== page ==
Village signs off on 5G roll-out pact

Crown Castle will be allowed to install 137 additional wireless facilities in the village over the next two years to provide enhanced 5G service, according to a settlement agreement Hinsdale trustees approved Tuesday.

And for the second board meeting in a row, consideration of the controversial pact drew a roomful of residents concerned about the project’s potential adverse health consequences and affect on property values.

Village President Tom Cauley said rejecting wireless infrastructure provider Crown Castle’s request for zoning relief to mount the equipment on poles throughout the community was not an option due to overriding federal and state statutes.

“We have to approve this application. We have to, or they’ll go off and they’ll sue us,” Cauley remarked after several speakers urged the village to fight for local control.

One of them was Hinsdale resident Jeff Woolley, who became emotional while imploring trustees to not rule out legal action.

“None of us favor filing a lawsuit against Crown Castle. But when I look into my heart, I think there are times when one has to fight in support of what’s right and ethical,” he said. “Please follow what you know is desired by the residents of Hinsdale.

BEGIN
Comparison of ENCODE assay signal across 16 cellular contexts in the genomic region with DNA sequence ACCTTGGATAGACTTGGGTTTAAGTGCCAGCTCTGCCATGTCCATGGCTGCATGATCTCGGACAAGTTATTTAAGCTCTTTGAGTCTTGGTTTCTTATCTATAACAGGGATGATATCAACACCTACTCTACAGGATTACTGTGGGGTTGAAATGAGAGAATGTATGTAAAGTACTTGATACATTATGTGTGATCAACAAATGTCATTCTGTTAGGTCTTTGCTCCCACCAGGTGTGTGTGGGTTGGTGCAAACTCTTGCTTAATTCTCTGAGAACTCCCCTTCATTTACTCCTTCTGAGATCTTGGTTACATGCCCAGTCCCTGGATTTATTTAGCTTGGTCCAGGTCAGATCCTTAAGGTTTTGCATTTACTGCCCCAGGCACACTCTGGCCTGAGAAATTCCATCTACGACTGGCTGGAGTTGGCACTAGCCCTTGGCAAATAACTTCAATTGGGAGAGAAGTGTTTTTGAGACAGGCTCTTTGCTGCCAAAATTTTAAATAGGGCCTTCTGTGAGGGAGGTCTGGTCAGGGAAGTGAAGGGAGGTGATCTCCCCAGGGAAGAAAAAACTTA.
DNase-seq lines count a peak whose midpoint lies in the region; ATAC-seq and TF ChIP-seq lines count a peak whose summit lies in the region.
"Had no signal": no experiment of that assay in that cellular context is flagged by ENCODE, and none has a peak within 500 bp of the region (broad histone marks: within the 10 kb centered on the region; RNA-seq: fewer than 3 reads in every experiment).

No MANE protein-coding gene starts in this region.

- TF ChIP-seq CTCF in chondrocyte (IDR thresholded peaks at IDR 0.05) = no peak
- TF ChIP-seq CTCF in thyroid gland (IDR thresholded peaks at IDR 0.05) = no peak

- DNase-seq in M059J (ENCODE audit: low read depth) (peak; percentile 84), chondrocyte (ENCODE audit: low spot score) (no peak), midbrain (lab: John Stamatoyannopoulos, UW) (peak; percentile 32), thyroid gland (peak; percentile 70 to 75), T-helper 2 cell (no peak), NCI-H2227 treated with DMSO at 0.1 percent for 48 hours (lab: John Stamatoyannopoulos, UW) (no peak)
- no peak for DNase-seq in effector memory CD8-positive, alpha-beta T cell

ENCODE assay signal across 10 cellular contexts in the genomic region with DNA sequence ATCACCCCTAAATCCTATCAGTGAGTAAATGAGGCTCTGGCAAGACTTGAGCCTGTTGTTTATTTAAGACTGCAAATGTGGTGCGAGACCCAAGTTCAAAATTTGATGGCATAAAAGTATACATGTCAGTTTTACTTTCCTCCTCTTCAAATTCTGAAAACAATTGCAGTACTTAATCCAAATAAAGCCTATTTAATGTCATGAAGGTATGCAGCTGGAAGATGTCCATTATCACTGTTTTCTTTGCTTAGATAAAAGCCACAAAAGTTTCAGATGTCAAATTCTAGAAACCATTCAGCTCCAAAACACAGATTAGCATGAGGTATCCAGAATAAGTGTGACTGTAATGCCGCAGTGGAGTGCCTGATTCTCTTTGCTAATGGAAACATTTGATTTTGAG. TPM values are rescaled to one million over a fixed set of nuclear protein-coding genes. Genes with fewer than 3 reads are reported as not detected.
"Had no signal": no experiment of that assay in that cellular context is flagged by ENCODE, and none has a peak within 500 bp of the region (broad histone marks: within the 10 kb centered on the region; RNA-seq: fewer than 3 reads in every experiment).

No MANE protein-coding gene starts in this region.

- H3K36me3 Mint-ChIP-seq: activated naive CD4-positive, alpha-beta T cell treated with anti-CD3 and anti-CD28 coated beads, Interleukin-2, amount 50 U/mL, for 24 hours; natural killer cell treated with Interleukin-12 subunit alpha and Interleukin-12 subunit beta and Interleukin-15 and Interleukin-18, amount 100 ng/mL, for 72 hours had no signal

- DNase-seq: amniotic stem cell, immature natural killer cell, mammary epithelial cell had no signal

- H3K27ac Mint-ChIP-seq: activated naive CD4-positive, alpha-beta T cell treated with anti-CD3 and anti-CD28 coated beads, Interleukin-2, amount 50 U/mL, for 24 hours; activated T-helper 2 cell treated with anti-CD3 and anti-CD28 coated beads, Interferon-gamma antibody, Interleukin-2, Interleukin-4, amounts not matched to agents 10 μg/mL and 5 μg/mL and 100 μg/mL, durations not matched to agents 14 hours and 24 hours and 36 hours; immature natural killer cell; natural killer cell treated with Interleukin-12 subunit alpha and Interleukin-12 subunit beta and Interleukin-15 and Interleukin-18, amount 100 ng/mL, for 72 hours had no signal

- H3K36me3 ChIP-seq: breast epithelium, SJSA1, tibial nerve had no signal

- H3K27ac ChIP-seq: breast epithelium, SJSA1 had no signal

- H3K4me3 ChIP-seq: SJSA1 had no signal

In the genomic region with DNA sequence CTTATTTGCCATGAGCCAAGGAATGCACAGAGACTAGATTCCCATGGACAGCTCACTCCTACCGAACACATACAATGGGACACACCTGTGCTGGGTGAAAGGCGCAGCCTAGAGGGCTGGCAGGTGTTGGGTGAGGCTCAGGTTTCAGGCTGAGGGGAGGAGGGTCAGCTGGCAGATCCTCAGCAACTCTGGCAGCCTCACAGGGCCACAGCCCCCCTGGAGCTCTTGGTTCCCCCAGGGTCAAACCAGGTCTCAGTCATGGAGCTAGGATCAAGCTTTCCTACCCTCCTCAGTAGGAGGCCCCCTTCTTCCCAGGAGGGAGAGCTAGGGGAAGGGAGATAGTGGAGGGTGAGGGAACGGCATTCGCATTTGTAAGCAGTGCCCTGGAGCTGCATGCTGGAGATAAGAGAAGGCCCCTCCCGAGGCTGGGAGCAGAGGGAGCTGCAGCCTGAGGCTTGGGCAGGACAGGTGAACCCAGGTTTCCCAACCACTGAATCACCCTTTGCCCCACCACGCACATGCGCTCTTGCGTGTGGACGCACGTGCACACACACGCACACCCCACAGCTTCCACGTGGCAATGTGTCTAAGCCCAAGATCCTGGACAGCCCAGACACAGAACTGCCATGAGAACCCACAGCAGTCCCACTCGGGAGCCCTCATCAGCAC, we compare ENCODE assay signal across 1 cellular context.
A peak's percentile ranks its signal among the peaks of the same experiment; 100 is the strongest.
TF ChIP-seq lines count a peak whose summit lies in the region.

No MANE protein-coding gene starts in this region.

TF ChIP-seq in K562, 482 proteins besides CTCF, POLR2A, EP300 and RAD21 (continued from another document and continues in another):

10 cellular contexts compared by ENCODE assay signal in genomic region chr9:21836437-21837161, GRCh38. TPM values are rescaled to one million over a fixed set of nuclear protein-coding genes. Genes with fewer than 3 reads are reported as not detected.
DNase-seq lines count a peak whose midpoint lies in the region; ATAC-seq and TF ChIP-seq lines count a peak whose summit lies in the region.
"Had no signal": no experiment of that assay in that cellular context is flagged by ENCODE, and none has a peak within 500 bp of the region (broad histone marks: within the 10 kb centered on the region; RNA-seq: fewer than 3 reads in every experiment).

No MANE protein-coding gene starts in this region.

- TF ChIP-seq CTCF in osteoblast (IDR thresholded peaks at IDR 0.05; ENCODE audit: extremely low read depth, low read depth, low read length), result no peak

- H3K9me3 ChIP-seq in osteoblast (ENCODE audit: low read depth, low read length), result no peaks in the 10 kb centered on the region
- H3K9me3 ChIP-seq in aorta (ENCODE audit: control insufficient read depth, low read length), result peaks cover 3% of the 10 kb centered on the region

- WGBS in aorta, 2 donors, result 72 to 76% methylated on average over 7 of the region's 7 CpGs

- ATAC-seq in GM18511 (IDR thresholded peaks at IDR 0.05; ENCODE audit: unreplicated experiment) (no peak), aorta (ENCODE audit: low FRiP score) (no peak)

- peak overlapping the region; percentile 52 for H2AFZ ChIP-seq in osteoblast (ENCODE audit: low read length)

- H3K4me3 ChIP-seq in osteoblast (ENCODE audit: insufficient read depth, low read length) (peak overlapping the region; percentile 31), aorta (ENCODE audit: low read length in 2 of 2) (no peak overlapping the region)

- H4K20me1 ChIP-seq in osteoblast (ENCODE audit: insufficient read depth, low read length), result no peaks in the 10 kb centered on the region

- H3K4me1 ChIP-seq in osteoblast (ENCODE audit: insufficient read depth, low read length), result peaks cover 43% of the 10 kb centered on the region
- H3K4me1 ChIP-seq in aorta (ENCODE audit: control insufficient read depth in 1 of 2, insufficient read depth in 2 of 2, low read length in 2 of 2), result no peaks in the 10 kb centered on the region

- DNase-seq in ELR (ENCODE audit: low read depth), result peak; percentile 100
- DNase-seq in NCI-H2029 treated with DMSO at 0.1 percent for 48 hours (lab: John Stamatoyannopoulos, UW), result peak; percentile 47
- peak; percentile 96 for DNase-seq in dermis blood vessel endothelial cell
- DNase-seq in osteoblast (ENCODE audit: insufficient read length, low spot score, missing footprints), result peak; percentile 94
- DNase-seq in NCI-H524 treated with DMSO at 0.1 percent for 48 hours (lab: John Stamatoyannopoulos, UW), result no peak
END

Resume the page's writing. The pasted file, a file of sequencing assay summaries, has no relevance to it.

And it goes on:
“File a lawsuit and let’s show Crown Castle what we’re made of,” he added.

Cauley said he and the trustees share residents’ frustrations at the circumstances. Among the first communities to get the 5G roll-out, Hinsdale led the lobbying efforts in Springfield several years ago to defeat the bill that paved the regulatory road for 5G facilities without local interference, he cited.

“We did more than most communities ... to try to stop the Illinois legislation. We were unsuccessful,” Cauley said. “If people want us to go fight, I submit that (Crown Castle) would get an injunction against us from a federal judge that (would let them) put poles wherever they wanted.”

The agreement at least gives the village the power to require equipment be located almost exclusively on existing poles across the community, officials have said. Crown Castle will erect two new poles as part of the project. Equipment will be installed at a minimum of 12 feet high to make it less visible from ground level, and it must match the pole color. All cables must be enclosed in conduit.

Trustee Luke Stifflear said that the previous meeting’s discussion did prompt the village to add a radio frequency monitoring provision to the agreement. A consultant approved by both parties will randomly test the equipment for compliance.

“If we test the equipment and it is within the FCC regulatory requirements, then the village pays for (the testing),” Stifflear said of the procedure that costs $4,500 to $7,000. “If it’s not within the requirements, then Crown Castle will pay for it.”

Trustee Laurel Haarlow recounted seeing spray painted markings all over town a few years ago that ostensibly indicated where new poles would have been placed had the agreement not been hammered out.

“For what we are able to do, we got a pretty good deal for ourselves,” Haarlow said, expressing gratitude for officials’ negotiating work. “The circumstances are really disappointing ... this agreement gets us something that is a lot better than what would be happening if we didn’t have it.”

Author Bio

Ken Knutson is associate editor of The Hinsdalean